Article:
If the bidding for Anas seemed like a slow, build-up based suspense film, the next player that got called evoked the auction equivalent of an action-packed blockbuster. When Eugeneson Lyngdoh's name was called, there was a murmur from all the tables. The Bengaluru FC medio from Shillong is one of the best players in the national team right now and a true asset for any franchise in ISL. The bid opened at 27.5 lakhs. Kerala Blasters pitched in at 28, and things got off to a slow start. Few moments later, Atletico de Kolkata and NorthEast United joined in, and as the price climbed past 35 lakhs, the speed of bidding intensified. Then, without warning, the fight over Eugeneson escalated into a war. Pune City were in, so were their "noisy neighbours" Mumbai City. The bid price went above 50 lakhs, with 5 franchises still in the fray. Then, before the disbelieving eyes of the player himself, the bids kept coming and coming. The price jumped past 60, 70, then 80 lakhs... no one was giving up. Even Sunil Chhetri could not hide his excitement when Atletico de Kolkata made that big bid of Rs 1 crore. Pune City upped that with a Rs 1.05 crore bid, and there it stayed, for some painfully suspenseful moments, before the hammer came down. Pune City had prevailed, for the second time already, in some pretty heavy-duty bidding battles.

Up next was Sunil Chhetri. The biggest name in Indian football at the moment, and the hottest item on the list. The bidding started at Rs 80 lakhs, went past Rs 1 crore within seconds. Delhi and Mumbai exchanged a couple of bids and counter-bids, driving the price up to Rs 1.2 crore. And then the bids stopped. Auctioneer Charlie Ross huffed and puffed, but no lit-up pedal was shooting up. The bidding war was over as quickly as it had started, and Mumbai City had made their best signing of the season. Even after the papers were signed and the jersey held up, co-owner Ranbir Kapoor was still in disbelief,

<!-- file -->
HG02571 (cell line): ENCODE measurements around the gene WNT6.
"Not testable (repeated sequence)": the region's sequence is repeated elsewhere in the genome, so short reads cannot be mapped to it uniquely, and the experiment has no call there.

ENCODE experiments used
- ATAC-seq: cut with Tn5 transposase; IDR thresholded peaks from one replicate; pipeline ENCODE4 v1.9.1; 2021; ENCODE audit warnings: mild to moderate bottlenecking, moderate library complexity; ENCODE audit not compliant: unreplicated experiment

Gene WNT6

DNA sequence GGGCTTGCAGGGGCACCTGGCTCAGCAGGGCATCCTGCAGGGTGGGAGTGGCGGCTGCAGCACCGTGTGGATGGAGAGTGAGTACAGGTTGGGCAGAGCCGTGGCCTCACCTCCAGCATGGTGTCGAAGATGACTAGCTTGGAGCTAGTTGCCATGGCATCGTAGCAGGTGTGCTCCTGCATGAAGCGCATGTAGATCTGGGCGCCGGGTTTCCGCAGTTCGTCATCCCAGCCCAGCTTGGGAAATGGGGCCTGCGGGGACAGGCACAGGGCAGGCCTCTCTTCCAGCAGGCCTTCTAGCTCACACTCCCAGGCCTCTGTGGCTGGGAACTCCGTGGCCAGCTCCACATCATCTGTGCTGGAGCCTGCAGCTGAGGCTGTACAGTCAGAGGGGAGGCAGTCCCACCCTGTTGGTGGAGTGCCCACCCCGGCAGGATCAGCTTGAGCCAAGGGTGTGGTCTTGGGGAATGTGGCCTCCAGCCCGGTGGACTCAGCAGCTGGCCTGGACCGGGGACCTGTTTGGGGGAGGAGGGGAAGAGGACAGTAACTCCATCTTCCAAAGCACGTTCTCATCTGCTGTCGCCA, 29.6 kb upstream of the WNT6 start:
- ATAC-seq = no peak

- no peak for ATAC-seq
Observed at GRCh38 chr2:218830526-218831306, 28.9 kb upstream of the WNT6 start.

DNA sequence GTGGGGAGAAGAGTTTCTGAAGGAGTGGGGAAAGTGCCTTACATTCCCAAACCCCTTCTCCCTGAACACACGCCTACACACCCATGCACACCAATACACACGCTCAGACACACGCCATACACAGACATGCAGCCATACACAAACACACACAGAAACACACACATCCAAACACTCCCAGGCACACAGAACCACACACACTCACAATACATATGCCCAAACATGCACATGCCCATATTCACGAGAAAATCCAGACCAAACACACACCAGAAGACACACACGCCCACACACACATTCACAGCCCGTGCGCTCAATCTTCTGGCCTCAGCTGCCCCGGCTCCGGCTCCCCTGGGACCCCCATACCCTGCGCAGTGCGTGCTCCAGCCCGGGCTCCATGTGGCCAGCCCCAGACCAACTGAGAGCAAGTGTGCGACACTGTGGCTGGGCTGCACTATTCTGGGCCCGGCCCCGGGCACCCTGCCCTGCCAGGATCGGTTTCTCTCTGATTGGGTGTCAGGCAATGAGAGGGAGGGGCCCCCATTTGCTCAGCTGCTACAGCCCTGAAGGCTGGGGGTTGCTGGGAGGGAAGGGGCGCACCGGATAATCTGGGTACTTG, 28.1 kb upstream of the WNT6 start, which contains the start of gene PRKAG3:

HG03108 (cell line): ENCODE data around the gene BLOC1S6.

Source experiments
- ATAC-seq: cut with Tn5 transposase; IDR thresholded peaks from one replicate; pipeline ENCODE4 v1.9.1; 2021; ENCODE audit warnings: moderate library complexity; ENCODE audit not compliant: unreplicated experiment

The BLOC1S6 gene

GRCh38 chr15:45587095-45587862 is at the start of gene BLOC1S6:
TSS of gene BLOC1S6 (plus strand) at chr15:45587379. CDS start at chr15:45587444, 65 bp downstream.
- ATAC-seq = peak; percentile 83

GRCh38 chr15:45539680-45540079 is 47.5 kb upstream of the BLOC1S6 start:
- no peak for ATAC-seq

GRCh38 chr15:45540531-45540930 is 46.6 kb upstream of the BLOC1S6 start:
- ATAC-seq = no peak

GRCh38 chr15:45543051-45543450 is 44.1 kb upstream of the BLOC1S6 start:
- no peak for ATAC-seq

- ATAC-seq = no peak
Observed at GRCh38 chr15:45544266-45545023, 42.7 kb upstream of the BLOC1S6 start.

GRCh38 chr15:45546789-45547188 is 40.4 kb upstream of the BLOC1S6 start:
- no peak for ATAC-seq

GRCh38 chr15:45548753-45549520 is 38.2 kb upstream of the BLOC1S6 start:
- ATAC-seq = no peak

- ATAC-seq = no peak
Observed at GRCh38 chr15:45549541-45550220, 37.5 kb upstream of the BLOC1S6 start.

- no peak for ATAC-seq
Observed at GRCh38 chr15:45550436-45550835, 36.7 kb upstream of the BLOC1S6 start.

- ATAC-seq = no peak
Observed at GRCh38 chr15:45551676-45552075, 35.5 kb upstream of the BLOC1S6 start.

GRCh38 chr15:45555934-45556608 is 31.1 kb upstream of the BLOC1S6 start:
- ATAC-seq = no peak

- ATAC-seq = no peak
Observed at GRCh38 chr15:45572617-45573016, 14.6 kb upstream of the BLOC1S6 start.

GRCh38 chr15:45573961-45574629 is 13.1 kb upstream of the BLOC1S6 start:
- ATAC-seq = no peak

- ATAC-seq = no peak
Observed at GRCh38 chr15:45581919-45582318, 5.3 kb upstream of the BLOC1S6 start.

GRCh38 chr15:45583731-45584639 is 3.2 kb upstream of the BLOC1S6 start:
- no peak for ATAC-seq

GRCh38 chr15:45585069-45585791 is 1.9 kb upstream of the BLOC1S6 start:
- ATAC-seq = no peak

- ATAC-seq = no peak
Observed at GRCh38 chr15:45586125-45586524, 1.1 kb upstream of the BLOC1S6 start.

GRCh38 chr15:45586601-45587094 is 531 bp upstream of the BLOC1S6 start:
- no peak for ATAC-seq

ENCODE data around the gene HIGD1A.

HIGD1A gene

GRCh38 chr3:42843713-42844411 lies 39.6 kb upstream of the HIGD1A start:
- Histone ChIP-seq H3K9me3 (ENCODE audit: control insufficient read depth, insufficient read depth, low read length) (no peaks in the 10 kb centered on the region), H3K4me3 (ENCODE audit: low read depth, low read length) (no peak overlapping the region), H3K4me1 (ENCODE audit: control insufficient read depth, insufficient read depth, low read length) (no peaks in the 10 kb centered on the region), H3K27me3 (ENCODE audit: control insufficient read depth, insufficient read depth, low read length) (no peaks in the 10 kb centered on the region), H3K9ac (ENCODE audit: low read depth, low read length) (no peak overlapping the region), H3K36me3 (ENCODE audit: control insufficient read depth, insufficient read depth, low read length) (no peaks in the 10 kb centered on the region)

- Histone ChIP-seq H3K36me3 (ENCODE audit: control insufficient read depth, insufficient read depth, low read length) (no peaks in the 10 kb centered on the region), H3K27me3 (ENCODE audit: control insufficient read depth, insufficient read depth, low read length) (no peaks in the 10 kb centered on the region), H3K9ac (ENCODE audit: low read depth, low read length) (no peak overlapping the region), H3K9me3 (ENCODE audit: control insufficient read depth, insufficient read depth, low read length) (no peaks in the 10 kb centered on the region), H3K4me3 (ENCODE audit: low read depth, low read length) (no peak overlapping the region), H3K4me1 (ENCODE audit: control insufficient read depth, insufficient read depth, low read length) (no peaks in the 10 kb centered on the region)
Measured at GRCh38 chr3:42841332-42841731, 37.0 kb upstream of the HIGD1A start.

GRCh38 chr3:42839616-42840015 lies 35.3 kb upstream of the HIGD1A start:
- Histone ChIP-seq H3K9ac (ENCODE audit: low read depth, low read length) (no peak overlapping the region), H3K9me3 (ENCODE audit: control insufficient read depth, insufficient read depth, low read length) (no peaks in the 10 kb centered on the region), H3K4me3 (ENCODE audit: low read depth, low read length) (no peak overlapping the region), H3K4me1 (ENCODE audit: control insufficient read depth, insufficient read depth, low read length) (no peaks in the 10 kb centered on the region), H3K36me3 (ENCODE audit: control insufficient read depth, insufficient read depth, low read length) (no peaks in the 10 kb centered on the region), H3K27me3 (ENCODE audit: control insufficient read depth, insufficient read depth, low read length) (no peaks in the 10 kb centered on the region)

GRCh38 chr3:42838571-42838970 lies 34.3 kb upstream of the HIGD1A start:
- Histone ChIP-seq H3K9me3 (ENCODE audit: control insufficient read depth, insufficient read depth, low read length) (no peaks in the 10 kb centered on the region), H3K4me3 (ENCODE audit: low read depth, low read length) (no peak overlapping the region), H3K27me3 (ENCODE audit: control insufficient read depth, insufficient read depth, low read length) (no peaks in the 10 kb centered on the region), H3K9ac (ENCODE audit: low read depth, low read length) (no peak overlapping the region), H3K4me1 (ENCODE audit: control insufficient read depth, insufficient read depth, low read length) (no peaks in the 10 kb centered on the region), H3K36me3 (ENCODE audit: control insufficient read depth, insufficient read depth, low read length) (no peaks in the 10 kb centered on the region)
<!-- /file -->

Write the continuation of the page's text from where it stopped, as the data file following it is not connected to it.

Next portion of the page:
"We never expected to get Sunil for this price. We though his price would go past our cap. We are a bit shocked and surprised." 

Sunil, however, was as calm as he is during free-kicks,

"I Have also been all over hte world but never been to Mumbai. So thanks for bringing me to Mumbai."

With Nicolas Anelka and Chhetri up front (along with, possibly, Mohun Bagan star winger Sony Norde), Mumbai City now have fearsome forward line, which a delighted Ranbir Kapoor termed as a "dream combination."

After a short break, the players in the second pool went up for auction. The proceedings started with Pune FC midfielder Arata Izumi. Bidding started at 40 lakhs, and from the get go it became a duel between NorthEast United and Atletico de Kolkata. The two franchises took their time in making their bids, trying each other's patience. But no side was ready to give up as the price went beyond the 60 lakh mark, with the player looking on with a smile. But in the end it was John Abraham's side who blinked. At 68 lakhs, Atletico de Kolkata made their first signing of the day. 

Up next was another star striker: Indian intenational and Bengaluru FC fan favourite Robin Singh. Starting at 40 lakhs, it became a contest between Kerala Blasters and Delhi Dynamos. The bidding did not last long and came to close with Delhi winning out on Rs 51 lakhs. Newly appointed manager Roberto Carlos looked very happy with his first signing of the day, but Robin Singh's reputation of not being in the right place continued (cough, offside, cough) as he was the only player in the auction list who could not be present at the venue due to a physical illness (chicken pox).